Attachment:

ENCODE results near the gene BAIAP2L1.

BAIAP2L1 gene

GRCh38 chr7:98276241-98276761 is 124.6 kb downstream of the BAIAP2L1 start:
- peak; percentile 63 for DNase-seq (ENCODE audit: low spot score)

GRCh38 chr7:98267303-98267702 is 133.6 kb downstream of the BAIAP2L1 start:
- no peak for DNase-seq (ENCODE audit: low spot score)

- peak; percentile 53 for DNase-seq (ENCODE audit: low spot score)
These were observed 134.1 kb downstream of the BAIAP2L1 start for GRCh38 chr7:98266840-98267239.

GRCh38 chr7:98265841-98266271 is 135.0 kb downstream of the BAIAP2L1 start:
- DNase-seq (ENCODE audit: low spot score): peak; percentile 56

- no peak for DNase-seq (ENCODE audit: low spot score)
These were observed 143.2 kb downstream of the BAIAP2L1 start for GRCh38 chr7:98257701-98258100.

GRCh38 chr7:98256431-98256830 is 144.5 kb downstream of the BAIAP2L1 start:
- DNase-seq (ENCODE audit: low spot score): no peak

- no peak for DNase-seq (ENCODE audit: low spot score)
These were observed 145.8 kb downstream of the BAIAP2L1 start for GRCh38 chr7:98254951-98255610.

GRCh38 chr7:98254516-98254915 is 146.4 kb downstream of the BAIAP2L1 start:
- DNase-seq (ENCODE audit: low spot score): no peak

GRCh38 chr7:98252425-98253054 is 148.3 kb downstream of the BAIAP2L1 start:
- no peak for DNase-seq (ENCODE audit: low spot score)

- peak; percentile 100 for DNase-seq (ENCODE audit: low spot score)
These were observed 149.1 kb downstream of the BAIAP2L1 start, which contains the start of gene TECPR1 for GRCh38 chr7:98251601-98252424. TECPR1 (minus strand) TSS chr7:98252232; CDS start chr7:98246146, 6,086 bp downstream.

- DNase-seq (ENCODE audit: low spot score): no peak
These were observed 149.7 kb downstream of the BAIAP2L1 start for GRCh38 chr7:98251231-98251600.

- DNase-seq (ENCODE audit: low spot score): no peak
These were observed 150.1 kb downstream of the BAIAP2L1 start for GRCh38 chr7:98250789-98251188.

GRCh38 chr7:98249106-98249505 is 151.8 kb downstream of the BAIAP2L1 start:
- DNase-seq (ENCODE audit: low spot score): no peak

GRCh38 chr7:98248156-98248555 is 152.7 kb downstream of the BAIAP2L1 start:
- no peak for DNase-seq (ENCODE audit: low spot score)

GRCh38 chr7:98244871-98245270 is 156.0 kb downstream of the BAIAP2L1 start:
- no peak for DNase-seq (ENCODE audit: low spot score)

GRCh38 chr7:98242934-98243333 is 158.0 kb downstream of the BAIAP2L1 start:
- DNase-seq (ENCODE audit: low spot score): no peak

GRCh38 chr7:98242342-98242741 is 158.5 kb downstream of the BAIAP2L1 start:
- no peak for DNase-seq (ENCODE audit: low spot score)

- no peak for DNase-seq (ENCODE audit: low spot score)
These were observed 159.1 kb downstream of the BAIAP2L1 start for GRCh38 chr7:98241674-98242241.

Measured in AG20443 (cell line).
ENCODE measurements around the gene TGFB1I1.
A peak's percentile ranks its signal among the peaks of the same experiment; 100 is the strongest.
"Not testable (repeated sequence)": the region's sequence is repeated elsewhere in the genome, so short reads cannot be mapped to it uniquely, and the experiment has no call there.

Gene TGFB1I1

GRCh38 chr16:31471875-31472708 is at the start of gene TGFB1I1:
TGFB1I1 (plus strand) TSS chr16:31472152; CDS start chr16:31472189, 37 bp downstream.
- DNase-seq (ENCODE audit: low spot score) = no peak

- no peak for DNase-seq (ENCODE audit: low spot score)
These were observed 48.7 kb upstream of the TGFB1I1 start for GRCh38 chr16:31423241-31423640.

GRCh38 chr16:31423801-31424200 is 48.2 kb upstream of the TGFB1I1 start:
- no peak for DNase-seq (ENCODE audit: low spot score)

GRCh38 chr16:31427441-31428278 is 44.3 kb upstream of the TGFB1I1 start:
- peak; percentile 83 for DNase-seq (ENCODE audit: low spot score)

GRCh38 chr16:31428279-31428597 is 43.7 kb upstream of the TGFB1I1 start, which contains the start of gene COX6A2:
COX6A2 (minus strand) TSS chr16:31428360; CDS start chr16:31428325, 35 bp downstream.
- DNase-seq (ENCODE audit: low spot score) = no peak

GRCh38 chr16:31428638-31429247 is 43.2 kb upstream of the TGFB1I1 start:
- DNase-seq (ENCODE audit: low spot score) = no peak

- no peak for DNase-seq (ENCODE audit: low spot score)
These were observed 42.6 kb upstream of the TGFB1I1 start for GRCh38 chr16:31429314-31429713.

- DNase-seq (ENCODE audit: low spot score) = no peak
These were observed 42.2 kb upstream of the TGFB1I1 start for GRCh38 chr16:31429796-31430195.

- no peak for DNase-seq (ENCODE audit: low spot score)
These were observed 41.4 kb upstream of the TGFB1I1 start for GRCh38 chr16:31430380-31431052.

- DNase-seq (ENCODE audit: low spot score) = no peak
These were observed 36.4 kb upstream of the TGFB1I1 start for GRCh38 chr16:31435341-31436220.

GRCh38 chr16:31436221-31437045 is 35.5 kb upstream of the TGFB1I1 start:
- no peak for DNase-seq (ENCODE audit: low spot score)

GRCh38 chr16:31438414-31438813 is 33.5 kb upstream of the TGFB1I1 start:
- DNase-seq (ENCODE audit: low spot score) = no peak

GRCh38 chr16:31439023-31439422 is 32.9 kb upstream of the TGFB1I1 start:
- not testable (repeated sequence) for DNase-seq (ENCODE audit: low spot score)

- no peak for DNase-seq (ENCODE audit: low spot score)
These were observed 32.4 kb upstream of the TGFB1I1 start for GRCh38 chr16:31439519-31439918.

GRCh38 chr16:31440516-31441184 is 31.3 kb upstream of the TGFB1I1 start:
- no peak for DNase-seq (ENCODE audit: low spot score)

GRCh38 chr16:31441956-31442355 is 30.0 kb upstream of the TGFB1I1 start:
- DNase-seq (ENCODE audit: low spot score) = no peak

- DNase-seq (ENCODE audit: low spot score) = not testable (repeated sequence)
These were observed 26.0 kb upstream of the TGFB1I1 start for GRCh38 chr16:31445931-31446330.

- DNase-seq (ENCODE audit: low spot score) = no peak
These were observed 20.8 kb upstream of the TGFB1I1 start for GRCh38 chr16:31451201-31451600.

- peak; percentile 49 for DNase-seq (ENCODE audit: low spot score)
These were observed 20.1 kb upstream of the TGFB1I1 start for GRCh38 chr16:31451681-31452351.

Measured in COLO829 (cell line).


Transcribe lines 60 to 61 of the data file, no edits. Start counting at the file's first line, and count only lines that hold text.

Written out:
- DNase-seq (ENCODE audit: low spot score) = no peak
These were observed 42.2 kb upstream of the TGFB1I1 start for GRCh38 chr16:31429796-31430195.